Under the newly revised stress test, home buyers in Canada’s largest markets will see their mortgage qualification prospects hit the most, according to a new analysis by Zoocasa.
Effective at the beginning of this month, the Office of the Superintendent of Financial Institutions raised the qualifying rate for borrowers who have at least a 20% down payment from 4.79% to 5.25%. For perspective, Zoocasa estimated that current fixed and variable mortgage rates are as low as 1.7% to 2% for a five-year term.
On average, Canadian would-be buyers looking at average-priced homes in the nation’s urban markets would have to endure a 3.8% decrease in affordability. Zoocasa calculated that the amount Canadians would qualify for under the new rules will likely be between $14,000 and $47,000 less.
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Assuming no additional debt, buyers with a 20% down payment and 30-year amortization will see the largest drop in their qualification in Greater Vancouver ($47,170 less), which had an average home price of approximately $1.211 million in April. This reduction will essentially compel them to supplement their income by $9,000 to qualify for the same mortgage under the new regime.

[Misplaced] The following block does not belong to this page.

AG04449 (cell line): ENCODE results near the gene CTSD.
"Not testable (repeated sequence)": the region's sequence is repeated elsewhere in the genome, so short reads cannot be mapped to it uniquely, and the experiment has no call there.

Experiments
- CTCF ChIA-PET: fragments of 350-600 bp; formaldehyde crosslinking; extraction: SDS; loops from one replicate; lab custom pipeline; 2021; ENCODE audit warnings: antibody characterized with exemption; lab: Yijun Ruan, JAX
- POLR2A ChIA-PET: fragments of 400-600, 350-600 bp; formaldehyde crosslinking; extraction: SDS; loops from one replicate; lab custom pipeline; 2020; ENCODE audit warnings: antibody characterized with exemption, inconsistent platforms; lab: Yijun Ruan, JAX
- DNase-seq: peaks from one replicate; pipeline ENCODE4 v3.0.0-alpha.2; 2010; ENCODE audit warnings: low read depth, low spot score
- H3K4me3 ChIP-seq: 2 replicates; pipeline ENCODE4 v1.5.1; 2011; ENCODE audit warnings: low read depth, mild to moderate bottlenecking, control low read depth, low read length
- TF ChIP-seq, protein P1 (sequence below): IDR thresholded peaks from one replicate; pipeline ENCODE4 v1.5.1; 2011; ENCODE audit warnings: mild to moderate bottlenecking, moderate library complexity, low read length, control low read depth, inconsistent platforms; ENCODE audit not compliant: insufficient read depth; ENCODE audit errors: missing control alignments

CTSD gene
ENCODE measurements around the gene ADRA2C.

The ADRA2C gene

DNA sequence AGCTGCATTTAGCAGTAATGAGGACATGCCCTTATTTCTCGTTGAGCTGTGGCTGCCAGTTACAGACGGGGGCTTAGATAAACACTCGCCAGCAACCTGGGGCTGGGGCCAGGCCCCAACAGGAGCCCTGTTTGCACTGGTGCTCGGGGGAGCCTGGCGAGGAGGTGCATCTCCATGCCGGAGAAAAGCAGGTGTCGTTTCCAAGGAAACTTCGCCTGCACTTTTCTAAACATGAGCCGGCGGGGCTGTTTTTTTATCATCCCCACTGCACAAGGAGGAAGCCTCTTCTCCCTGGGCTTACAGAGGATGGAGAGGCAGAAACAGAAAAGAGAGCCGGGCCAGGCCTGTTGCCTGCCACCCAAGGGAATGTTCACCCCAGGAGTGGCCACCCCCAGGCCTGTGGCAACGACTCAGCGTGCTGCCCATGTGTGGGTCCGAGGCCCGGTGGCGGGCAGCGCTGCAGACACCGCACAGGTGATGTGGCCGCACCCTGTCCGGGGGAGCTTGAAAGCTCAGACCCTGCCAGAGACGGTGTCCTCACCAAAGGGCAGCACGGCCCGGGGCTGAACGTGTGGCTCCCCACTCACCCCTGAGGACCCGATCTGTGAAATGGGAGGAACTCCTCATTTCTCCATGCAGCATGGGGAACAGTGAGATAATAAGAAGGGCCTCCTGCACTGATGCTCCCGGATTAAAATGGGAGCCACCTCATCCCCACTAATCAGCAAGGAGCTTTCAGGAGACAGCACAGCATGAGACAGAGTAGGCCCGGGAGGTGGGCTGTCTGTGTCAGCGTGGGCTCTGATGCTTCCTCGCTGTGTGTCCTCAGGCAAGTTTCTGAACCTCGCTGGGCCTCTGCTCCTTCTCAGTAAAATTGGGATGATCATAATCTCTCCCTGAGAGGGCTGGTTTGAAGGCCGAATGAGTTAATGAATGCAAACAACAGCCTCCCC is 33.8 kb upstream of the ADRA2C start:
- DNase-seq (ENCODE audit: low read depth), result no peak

The next largest decline in qualification will be among buyers in Greater Toronto ($42,475 less), with an average home price of around $1.091 million and a requirement of $8,000 in additional income.
At the other end of the spectrum, the least affected will be buyers in Saskatoon ($13,661 less) and Winnipeg ($13,875 less), markets that offer average home prices of $347,616 and $353,377, respectively. Hopeful homeowners in both cities will need to augment their incomes by just $2,000 more to qualify for the same mortgages in the new environment.